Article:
always a first time

lawyer: We received your contract and it all looks good except your signature is missing from the non-disclosure agreement.
musician: I didn’t forget, just rather not.
lawyer: Pardon me?
musician: It’s like saying I can’t say anything bad about them.
lawyer: Yes, that’s protocol, every contract.
musician: But what does that have to do with me making music?
lawyer: It has nothing to do with you making music. It is about the company controlling the information surrounding the promotion of the film.
musician: C’mon, what if they’re assholes to work with? Shouldn’t I be allowed to say so and so is an asshole if they are an asshole?
lawyer: Con-trol-ling-pu-bli-ci-ty. There are other remedies if there are disputes in the course of fulfilling the delivery schedule of the compositions.
musician: They can control the publicity by simply not acting like assholes. Hardly any paperwork. Simple no? Would you really tell your mother to sign something like this?
lawyer: This isn’t about my mother. Composers sign these agreements all the time.
musician: They didn’t used to. What’s the company so afraid of anyway? And why would they even think my opinion, even if it was negative, could impact their big money publicist machinery? If I pinch you would you feel it? Like does your heart actually experience emotions?
(he leans in)
lawyer: Don’t touch me!
musician: Just curious.
lawyer: We will get someone else.
musician: Are you sure?
lawyer: It seems that is your preference.
musician: Yep, you definitely wouldn’t feel it.
lawyer: You think you’re the only person to ever take a stand? I marched against cruise missile testing, where were you?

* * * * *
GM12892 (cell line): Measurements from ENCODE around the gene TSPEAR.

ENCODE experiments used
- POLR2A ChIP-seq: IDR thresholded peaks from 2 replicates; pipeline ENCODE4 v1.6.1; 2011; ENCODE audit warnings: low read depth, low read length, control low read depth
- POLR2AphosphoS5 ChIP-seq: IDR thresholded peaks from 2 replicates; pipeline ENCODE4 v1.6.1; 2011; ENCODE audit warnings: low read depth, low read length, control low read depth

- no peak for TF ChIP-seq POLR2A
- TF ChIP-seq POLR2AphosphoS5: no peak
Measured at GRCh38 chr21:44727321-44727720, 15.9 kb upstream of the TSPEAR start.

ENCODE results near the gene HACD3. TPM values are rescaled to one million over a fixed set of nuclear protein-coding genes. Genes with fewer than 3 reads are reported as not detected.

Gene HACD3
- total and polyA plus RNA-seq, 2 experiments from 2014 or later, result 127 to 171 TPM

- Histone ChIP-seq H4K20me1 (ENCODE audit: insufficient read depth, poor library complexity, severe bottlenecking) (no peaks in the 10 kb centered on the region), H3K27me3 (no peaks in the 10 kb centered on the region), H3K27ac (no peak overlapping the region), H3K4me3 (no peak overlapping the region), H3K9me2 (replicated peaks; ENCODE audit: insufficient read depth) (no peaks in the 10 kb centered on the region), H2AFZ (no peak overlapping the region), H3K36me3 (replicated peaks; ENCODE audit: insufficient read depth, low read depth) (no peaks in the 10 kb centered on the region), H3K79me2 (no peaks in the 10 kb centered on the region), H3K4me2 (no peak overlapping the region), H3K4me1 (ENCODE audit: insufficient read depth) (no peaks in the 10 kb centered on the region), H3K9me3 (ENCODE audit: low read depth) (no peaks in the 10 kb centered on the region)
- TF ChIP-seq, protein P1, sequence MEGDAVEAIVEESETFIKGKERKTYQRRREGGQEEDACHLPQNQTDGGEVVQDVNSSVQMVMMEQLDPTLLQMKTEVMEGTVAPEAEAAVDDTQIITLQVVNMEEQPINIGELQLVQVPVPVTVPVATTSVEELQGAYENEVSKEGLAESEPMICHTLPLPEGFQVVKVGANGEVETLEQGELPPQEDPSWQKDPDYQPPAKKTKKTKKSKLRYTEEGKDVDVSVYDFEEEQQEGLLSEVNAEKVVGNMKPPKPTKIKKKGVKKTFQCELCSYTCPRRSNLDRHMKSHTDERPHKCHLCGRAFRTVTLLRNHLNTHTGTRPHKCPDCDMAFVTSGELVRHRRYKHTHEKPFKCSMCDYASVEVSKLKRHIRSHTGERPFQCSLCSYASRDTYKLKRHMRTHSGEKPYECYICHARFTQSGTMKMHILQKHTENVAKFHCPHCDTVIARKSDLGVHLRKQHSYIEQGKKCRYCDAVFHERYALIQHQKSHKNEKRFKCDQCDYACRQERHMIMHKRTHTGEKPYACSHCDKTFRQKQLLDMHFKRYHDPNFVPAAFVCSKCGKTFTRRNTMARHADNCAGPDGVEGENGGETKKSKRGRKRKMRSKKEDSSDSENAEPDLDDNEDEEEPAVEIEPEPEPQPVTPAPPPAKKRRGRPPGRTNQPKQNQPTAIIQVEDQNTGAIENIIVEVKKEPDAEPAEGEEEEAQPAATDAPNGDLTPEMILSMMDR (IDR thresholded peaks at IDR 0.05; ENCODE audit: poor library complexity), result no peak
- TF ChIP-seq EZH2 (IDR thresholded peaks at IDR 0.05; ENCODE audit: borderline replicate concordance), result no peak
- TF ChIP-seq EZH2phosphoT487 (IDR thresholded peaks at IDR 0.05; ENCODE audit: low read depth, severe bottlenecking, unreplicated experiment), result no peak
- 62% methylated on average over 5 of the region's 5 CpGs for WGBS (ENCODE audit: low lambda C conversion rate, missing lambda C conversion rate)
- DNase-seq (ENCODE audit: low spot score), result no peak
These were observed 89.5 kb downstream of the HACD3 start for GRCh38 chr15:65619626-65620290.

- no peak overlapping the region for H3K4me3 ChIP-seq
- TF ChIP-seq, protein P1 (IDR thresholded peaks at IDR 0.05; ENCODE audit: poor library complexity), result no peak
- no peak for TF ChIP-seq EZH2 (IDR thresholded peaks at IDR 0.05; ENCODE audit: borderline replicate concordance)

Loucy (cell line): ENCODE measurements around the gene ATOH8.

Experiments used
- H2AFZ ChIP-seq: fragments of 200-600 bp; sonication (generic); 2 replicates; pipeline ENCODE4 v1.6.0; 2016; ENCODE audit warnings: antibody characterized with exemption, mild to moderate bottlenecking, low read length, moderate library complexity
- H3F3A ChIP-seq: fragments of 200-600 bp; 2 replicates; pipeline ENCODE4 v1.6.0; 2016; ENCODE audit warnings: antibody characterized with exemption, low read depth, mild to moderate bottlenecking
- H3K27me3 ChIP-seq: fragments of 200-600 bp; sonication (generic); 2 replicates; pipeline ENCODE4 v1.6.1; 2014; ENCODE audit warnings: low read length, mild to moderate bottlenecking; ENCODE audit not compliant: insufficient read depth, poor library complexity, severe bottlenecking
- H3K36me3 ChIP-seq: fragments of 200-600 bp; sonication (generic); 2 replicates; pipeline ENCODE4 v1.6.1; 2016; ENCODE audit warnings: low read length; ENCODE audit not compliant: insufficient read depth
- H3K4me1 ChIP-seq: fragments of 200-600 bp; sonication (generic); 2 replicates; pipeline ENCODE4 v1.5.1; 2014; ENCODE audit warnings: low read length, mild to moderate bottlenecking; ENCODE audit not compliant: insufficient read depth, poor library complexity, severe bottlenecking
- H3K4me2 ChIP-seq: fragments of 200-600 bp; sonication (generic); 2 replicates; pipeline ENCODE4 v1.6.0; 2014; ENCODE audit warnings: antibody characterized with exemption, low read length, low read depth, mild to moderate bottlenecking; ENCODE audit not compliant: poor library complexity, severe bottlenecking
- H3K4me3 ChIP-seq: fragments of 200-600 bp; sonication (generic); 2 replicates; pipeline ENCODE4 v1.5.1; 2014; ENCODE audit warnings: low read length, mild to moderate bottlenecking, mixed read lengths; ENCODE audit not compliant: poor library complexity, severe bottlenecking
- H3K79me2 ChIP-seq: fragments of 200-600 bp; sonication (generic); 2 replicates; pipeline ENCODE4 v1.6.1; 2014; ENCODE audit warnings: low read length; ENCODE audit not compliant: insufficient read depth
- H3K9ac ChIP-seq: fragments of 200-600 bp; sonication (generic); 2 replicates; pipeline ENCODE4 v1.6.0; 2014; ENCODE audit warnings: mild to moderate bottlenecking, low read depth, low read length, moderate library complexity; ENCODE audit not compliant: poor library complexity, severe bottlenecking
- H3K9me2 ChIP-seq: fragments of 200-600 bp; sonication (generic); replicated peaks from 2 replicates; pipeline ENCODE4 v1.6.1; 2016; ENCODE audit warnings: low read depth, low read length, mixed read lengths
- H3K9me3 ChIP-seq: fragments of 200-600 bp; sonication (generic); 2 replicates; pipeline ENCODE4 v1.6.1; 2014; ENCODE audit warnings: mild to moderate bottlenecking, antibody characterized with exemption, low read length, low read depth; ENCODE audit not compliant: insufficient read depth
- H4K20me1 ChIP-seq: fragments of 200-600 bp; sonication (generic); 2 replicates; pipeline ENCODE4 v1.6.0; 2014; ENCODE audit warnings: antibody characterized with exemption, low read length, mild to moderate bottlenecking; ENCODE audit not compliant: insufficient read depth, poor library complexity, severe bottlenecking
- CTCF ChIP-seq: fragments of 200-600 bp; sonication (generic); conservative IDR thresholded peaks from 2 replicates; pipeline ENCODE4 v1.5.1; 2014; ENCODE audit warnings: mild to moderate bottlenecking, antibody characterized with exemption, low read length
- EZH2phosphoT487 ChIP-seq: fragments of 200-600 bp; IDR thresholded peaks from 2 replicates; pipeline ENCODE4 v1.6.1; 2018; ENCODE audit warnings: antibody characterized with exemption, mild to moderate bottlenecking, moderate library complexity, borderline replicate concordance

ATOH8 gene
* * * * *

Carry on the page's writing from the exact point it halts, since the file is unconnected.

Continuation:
musician: So who happened? Why aren’t you marching now against fascist thinking? How can you defend a company that needs to silence free thought in the name of “controlling publicity”. Just think about that. How incapable of being creative are they, how confident are they of their own art making if they need to police thought?
lawyer: I know it isn’t the usual fee.
musician: They apologized for how low the fee was. They said I would be doing them an enormous favour, yawn, I never heard that before. I said ok I’ll help you and now they want me to voluntarily position myself to be muzzled and liable if I’m not vigilant about always keeping my opinions filtered?
lawyer: Why don’t I discuss this with Shelly maybe we can pull some strings and increase your fee. no promises but would that change things?
musician: It’s like I’m asking you about Chopin and you want to discuss the hats worn by The Captain and Tennille.
lawyer: This is life.
musician: I know.
lawyer: You think you’re going to change anything?
musician: Probably not.
lawyer: Exactly.
musician: Do you have kids?
lawyer: Yes.
musician: Is this the kind of thing you teach them?
lawyer: Let’s talk about paying you a little more and finishing this agreement. The world is not perfect.
musician: For real?
lawyer: They’ll probably want a different composer now and I’m going to look foolish.
musician: I think you’ll get through.
lawyer: That’s not the point.
musician: Did you sign a confidentiality agreement as well?
lawyer: When?
musician: Here, Shelly’s company, did she expect you to do that as well?
lawyer: I’m the company’s lawyer, I write the contracts.
musician: Then they wouldn’t need you sign a contract where you would be liable for saying anything negative about them right?
lawyer: And your point is?
musician: I wonder what it sounds like if when I did any interviews I said the lawyer for the company sure said some negative things about them. Like that’s not me saying anything negative about them myself right?
lawyer: Very funny. But I didn’t say anything negative about them. Ok fuck it don’t sign it, we’ll try to work it out, who knows there’s always a first time.

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